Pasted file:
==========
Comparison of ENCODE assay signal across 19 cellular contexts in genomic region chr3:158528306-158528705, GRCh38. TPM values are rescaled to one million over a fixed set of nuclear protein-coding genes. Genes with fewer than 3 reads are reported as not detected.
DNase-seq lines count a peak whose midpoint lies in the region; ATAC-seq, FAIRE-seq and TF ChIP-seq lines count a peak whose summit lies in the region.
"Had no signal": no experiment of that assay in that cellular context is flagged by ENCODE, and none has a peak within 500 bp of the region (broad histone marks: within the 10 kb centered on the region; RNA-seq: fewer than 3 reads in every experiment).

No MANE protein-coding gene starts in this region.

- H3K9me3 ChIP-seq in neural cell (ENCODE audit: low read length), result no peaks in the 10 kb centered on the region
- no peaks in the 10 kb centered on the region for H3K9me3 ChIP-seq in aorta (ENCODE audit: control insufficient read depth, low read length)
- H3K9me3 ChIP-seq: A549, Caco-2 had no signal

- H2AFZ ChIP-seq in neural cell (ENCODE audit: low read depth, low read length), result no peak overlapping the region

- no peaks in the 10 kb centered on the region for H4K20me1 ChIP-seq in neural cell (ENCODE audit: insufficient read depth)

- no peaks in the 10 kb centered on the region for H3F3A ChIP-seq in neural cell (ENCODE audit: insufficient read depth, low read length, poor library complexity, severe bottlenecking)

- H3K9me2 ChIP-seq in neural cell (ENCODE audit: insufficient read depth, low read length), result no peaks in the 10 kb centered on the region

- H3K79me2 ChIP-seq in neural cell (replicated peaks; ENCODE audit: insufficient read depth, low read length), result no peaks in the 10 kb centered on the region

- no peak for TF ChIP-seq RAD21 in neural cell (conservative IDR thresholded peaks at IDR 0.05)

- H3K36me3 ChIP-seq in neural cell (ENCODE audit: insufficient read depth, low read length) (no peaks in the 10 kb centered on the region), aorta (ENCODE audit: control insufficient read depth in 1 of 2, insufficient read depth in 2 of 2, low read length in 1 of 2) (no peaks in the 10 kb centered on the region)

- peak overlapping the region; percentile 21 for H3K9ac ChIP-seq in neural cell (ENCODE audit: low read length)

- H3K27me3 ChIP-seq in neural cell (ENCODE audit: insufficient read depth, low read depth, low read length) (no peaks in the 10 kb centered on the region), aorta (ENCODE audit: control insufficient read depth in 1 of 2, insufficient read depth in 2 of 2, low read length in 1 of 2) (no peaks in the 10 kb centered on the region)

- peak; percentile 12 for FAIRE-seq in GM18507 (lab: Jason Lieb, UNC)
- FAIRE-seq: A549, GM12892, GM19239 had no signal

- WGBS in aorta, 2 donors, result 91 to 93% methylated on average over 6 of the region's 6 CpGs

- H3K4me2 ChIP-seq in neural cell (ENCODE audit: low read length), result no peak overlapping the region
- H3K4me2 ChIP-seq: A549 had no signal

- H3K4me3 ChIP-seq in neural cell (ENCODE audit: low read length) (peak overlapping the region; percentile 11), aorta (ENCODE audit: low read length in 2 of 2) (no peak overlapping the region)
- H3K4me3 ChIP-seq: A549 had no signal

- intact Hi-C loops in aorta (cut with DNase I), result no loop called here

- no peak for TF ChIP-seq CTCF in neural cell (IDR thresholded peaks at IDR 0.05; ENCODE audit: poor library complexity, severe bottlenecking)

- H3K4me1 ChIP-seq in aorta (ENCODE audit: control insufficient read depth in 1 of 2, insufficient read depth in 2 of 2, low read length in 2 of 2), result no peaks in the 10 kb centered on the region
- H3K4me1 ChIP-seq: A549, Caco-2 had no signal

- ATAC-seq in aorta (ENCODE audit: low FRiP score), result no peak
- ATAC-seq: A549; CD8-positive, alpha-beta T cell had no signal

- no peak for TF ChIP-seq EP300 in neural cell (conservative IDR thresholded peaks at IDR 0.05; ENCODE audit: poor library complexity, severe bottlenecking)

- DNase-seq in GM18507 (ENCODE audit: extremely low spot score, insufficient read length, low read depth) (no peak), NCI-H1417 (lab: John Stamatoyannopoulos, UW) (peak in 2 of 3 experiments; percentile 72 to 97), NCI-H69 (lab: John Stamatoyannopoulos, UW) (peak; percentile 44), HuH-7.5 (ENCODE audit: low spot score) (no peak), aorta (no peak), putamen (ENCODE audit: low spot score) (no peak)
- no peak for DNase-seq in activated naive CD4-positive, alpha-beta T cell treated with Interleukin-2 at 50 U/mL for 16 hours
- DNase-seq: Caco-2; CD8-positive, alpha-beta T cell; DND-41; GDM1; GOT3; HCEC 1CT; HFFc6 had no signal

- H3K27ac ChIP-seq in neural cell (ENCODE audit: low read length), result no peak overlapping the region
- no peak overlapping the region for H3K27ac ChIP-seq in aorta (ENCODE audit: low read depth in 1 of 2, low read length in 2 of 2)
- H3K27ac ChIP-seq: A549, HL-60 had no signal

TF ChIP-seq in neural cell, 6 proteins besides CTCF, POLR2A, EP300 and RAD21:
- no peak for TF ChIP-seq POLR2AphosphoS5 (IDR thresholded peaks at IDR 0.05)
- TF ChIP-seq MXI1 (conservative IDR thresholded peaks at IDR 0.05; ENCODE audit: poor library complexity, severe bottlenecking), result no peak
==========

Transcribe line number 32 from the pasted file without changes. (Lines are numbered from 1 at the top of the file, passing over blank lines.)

- no peak for DNase-seq in activated naive CD4-positive, alpha-beta T cell treated with Interleukin-2 at 50 U/mL for 16 hours